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Joshua G. KELLY v. LOUISIANA DEPARTMENT OF PUBLIC SAFETY AND CORRECTIONS
Joshua G. Kelly v. Louisiana Department of Public Safety and Corrections
Joshua G. Kelly is an inmate in the custody of the Louisiana Department of Public Safety and Corrections (DPSC), and is currently housed at the Louisiana State Penitentiary in Angola, Louisiana. Kelly appeals a judgment of the district court that dismissed his petition for judicial review after affirming the disciplinary board's decision that found him guilty of aggravated escape and theft.
FACTS AND PROCEDURAL HISTORY
These consolidated matters concern two separate disciplinary reports dated December 28, 2012, charging DPSC inmate Kelly with a violation of Disciplinary Rule 8C, Aggravated Escape, and Disciplinary Rule 22, Theft. The reports described an incident that occurred on December 27, 2012, where Kelly bound a DPSC employee, took by force an Elayn Hunt Correction Center's prison ambulance without permission, and used the ambulance to escape the Hunt facility, where he was housed at the time. Kelly was apprehended three hours later.
Following a series of five hearings 1 before the disciplinary board in January and February of 2013, Kelly was found guilty and sentenced on both charges. The disciplinary board reasoned that: (1) the disciplinary reports were clear and precise; (2) Kelly lacked a credible defense and offered little to no defense; (3) the only defense offered was a denial of the contents of the reports; and (4) the DPSC officer's version of the incident was determined to be more credible than Kelly's version. The disciplinary board also denied all but one of Kelly's multiple written motions regarding various ways that DPSC had violated his constitutional rights without due process of law. For the theft charge, the disciplinary board sentenced Kelly to a loss of 12 weeks of canteen and phone privileges, and ordered him to pay restitution. For the aggravated escape charge, the disciplinary board sentenced Kelly to a custody change to maximum-extended lockdown (at Louisiana State Penitentiary), a loss of 12 weeks of phone privileges, and ordered him to pay restitution.
Kelly appealed the disciplinary board's decisions in two separate appeals, EHCC-2013-050A (on the aggravated escape violation) and EHCC-2013-050B (on the theft violation). Kelly alleged he was denied due process at all stages of the disciplinary hearings. The warden initially denied both of Kelly's appeals; however, when Kelly appealed to the Secretary of the DPSC, the Secretary remanded both appeals to the warden for further review and to determine the amount of restitution owed. The DPSC Secretary then denied both appeals after the order to pay restitution was rescinded for the theft charge, and DPSC imposed an order to pay $3,053.66 in restitution for apprehension costs related to the aggravated escape charge.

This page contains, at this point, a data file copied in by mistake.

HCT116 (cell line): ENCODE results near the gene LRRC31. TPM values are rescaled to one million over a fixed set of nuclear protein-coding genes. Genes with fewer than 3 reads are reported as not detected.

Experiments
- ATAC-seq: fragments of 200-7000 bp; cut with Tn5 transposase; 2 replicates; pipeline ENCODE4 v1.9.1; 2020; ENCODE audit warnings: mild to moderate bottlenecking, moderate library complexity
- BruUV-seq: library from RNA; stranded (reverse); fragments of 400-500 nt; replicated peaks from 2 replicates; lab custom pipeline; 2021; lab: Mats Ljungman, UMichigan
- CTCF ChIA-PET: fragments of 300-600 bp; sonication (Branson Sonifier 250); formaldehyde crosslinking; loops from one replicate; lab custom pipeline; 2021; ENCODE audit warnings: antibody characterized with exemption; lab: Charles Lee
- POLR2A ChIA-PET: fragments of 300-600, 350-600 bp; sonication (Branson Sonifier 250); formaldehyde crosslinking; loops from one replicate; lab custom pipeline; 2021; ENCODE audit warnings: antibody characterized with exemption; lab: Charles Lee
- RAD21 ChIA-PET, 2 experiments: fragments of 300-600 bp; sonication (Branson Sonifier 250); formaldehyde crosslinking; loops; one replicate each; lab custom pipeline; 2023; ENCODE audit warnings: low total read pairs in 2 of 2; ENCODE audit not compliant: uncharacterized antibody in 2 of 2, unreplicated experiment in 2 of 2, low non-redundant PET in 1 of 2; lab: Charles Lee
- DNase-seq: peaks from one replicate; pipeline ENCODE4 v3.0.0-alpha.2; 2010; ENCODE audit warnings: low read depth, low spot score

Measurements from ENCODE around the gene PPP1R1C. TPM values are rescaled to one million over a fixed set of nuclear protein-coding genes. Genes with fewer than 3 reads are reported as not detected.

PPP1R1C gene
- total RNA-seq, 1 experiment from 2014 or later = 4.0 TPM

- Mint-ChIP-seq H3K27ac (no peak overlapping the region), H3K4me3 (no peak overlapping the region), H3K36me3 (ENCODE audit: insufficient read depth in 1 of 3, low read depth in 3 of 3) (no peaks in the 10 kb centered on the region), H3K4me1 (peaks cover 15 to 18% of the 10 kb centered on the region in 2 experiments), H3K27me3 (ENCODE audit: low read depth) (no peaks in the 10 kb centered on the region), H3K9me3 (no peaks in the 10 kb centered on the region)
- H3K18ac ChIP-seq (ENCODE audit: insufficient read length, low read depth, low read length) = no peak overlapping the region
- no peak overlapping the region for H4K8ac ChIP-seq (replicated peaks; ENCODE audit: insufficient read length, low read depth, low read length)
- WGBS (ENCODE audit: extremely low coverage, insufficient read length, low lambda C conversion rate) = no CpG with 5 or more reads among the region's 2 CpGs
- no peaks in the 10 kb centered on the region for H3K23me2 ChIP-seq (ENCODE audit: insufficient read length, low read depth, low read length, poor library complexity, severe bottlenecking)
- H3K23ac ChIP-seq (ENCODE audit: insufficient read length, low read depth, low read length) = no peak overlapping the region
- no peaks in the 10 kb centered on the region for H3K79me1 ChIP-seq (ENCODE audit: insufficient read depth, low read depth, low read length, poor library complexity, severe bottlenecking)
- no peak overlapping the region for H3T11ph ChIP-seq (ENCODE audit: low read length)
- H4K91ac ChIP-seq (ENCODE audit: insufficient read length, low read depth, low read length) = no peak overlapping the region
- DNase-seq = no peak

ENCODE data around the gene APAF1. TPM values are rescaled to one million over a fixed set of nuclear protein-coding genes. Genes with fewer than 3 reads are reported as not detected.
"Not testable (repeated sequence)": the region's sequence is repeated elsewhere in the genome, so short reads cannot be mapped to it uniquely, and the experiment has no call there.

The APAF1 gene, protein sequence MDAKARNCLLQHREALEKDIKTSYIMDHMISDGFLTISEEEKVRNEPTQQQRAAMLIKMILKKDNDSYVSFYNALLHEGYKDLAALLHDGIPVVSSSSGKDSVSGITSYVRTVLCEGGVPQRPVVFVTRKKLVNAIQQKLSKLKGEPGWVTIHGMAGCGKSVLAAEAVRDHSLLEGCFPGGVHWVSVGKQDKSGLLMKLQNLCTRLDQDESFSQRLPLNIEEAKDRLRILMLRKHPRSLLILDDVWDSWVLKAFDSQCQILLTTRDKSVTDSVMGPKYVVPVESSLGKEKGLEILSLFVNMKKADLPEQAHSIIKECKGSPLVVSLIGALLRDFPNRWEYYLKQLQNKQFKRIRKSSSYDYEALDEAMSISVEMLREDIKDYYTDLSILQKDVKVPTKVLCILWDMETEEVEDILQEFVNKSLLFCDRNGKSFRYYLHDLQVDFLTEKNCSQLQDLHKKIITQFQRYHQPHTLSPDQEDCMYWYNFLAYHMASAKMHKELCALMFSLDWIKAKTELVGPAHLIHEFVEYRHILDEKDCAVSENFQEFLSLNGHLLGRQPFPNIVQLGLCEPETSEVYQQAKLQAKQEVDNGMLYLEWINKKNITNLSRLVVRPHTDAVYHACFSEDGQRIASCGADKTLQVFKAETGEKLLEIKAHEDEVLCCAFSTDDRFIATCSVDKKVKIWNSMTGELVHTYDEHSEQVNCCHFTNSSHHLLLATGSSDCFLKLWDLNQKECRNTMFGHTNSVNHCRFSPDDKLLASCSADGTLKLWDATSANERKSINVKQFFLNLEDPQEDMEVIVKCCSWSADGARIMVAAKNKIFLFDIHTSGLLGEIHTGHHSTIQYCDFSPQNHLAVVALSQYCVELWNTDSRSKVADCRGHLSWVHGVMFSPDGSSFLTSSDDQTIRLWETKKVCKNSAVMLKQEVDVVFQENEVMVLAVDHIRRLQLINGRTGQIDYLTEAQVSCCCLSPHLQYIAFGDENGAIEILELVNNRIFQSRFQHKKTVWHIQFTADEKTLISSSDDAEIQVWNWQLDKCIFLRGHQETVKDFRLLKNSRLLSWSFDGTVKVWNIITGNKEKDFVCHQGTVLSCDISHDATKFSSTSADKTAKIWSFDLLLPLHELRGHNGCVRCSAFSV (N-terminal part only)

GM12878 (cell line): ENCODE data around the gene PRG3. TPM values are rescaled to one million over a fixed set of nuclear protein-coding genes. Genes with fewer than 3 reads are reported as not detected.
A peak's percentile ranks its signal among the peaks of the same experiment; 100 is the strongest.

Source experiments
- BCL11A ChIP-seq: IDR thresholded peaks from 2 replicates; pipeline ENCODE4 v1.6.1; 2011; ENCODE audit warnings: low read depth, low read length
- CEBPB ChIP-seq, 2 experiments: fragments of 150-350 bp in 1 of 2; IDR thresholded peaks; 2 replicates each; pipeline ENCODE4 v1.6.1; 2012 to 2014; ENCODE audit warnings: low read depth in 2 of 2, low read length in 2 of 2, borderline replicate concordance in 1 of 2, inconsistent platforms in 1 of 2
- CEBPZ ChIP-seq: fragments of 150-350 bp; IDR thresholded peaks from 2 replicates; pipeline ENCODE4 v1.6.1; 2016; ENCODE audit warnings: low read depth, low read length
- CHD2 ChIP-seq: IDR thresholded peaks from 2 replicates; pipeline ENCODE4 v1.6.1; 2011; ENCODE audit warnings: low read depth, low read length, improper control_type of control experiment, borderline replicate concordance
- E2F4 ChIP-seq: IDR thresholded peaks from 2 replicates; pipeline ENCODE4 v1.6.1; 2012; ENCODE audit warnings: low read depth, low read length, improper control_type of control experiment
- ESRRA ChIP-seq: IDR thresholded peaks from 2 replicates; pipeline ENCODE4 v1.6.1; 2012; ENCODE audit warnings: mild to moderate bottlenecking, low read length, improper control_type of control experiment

Kelly then filed two different petitions for judicial review in the Nineteenth Judicial District Court, one for each disciplinary board decision.2 Upon service, DPSC answered both petitions. On October 25, 2019, the district court signed a motion and order to consolidate both appeals into a single suit. On October 31, 2019, the Commissioner of the district court issued a report, recommending that the district court uphold the disciplinary board's finding of guilt on both charges. Thereafter, the district court rendered judgment on November 27, 2019, adopting the Commissioner's recommendation and dismissing Kelly's consolidated appeals at his cost. Kelly now appeals to this court, raising ten assignments of error that basically contend that his due process rights were violated when he was denied the ability to face his accuser or call witnesses at the disciplinary hearing. Kelly also avers in his brief that DPSC failed to follow its own rules and regulations governing disciplinary proceedings, such as failing to give him timely notice of the disciplinary reports, failing to read him his rights at the last hearing, and failing to allow him outside counsel.
LAW AND ANALYSIS
The scope of this court's review is limited by La. R.S. 15:1177(A)(5) and (9), which states, in pertinent part, as follows:
(5) The review shall be conducted by the court without a jury and shall be confined to the record. The review shall be limited to the issues presented in the petition for review and the administrative remedy request filed at the agency level.
* * *
(9) The court may reverse or modify the decision only if substantial rights of the appellant have been prejudiced because the administrative findings, inferences, conclusions, or decisions are:
(a) In violation of constitutional or statutory provisions.
(b) In excess of the statutory authority of the agency.
(c) Made upon unlawful procedure.
(d) Affected by other error of law.
(e) Arbitrary or capricious or characterized by an abuse of discretion or clearly unwarranted exercise of discretion.
(f) Manifestly erroneous in view of the reliable, probative and substantial evidence on the whole record. (Emphasis added.)
On review of the district court's judgment under La. R.S. 15:1177, the appellate court reviews the administrative record de novo, owing no deference to the factual findings or legal conclusions of the district court, just as no deference is owed by the Louisiana Supreme Court to factual findings or legal conclusions of the court of appeal. Johnson v. Louisiana Department of Public Safety and Corrections, 2019-1244 (La. App. 1st Cir. 5/11/20), 304 So.3d 426, 433.
The promulgation of rules for the handling of prisoner disciplinary matters is contained in LAC 22:1.341, entitled Disciplinary Rules and Procedures for Adult Offenders. The rules were amended in December 2013 and May 2014, which was after Kelly's alleged offenses and the disciplinary proceedings at issue took place in late December 2012 and the early months in 2013. Therefore, we cite the version of the rules as they existed at that time, as well as the current version.